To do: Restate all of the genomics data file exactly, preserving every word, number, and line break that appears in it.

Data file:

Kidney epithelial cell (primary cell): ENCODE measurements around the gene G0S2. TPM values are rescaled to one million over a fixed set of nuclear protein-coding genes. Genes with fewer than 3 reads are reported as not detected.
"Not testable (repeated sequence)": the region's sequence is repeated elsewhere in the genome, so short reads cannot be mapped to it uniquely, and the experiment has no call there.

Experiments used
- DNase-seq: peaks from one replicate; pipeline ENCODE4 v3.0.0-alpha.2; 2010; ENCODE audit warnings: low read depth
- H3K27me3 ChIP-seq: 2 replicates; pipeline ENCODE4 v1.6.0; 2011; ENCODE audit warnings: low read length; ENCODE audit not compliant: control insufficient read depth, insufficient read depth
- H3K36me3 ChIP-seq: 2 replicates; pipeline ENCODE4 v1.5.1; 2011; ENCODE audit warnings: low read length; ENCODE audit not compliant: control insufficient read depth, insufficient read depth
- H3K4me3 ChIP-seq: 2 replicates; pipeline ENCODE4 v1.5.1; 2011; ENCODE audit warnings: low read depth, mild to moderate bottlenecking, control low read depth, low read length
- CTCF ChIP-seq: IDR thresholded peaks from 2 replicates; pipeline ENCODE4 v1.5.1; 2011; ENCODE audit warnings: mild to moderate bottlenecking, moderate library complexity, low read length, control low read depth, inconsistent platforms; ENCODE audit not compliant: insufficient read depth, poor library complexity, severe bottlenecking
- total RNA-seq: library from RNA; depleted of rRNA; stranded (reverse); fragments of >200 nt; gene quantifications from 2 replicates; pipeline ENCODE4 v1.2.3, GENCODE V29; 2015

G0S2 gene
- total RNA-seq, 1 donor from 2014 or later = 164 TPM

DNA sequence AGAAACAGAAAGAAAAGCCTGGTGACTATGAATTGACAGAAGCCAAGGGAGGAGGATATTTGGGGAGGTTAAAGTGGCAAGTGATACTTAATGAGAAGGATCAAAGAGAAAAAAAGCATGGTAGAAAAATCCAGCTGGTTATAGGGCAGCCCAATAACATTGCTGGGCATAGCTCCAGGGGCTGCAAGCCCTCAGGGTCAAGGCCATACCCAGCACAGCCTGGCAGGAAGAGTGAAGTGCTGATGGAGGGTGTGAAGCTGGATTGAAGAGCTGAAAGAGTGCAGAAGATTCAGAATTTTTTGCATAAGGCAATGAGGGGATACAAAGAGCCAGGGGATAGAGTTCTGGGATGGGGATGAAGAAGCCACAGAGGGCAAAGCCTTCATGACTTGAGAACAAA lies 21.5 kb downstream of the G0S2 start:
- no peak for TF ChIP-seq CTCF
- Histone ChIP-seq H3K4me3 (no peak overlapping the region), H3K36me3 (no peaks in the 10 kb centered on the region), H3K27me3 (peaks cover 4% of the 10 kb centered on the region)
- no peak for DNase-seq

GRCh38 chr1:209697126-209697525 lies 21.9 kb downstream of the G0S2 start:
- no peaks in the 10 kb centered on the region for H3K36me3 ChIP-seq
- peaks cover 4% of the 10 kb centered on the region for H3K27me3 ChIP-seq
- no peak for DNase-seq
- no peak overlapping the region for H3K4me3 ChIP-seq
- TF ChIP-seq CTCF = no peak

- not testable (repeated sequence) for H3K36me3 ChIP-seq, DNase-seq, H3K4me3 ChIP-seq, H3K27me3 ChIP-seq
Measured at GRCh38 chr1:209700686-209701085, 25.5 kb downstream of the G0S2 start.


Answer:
Kidney epithelial cell (primary cell): ENCODE measurements around the gene G0S2. TPM values are rescaled to one million over a fixed set of nuclear protein-coding genes. Genes with fewer than 3 reads are reported as not detected.
"Not testable (repeated sequence)": the region's sequence is repeated elsewhere in the genome, so short reads cannot be mapped to it uniquely, and the experiment has no call there.

Experiments used
- DNase-seq: peaks from one replicate; pipeline ENCODE4 v3.0.0-alpha.2; 2010; ENCODE audit warnings: low read depth
- H3K27me3 ChIP-seq: 2 replicates; pipeline ENCODE4 v1.6.0; 2011; ENCODE audit warnings: low read length; ENCODE audit not compliant: control insufficient read depth, insufficient read depth
- H3K36me3 ChIP-seq: 2 replicates; pipeline ENCODE4 v1.5.1; 2011; ENCODE audit warnings: low read length; ENCODE audit not compliant: control insufficient read depth, insufficient read depth
- H3K4me3 ChIP-seq: 2 replicates; pipeline ENCODE4 v1.5.1; 2011; ENCODE audit warnings: low read depth, mild to moderate bottlenecking, control low read depth, low read length
- CTCF ChIP-seq: IDR thresholded peaks from 2 replicates; pipeline ENCODE4 v1.5.1; 2011; ENCODE audit warnings: mild to moderate bottlenecking, moderate library complexity, low read length, control low read depth, inconsistent platforms; ENCODE audit not compliant: insufficient read depth, poor library complexity, severe bottlenecking
- total RNA-seq: library from RNA; depleted of rRNA; stranded (reverse); fragments of >200 nt; gene quantifications from 2 replicates; pipeline ENCODE4 v1.2.3, GENCODE V29; 2015

G0S2 gene
- total RNA-seq, 1 donor from 2014 or later = 164 TPM

DNA sequence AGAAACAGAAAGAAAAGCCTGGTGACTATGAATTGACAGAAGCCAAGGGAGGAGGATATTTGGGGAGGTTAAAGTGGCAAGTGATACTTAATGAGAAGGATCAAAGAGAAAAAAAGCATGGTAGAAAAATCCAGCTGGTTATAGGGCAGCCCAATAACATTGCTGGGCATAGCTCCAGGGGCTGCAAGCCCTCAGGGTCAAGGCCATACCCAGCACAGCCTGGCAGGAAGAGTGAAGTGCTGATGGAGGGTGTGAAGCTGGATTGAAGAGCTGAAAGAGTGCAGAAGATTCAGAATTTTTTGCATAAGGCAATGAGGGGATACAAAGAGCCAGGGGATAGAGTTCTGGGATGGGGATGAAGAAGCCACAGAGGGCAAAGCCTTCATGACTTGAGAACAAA lies 21.5 kb downstream of the G0S2 start:
- no peak for TF ChIP-seq CTCF
- Histone ChIP-seq H3K4me3 (no peak overlapping the region), H3K36me3 (no peaks in the 10 kb centered on the region), H3K27me3 (peaks cover 4% of the 10 kb centered on the region)
- no peak for DNase-seq

GRCh38 chr1:209697126-209697525 lies 21.9 kb downstream of the G0S2 start:
- no peaks in the 10 kb centered on the region for H3K36me3 ChIP-seq
- peaks cover 4% of the 10 kb centered on the region for H3K27me3 ChIP-seq
- no peak for DNase-seq
- no peak overlapping the region for H3K4me3 ChIP-seq
- TF ChIP-seq CTCF = no peak

- not testable (repeated sequence) for H3K36me3 ChIP-seq, DNase-seq, H3K4me3 ChIP-seq, H3K27me3 ChIP-seq
Measured at GRCh38 chr1:209700686-209701085, 25.5 kb downstream of the G0S2 start.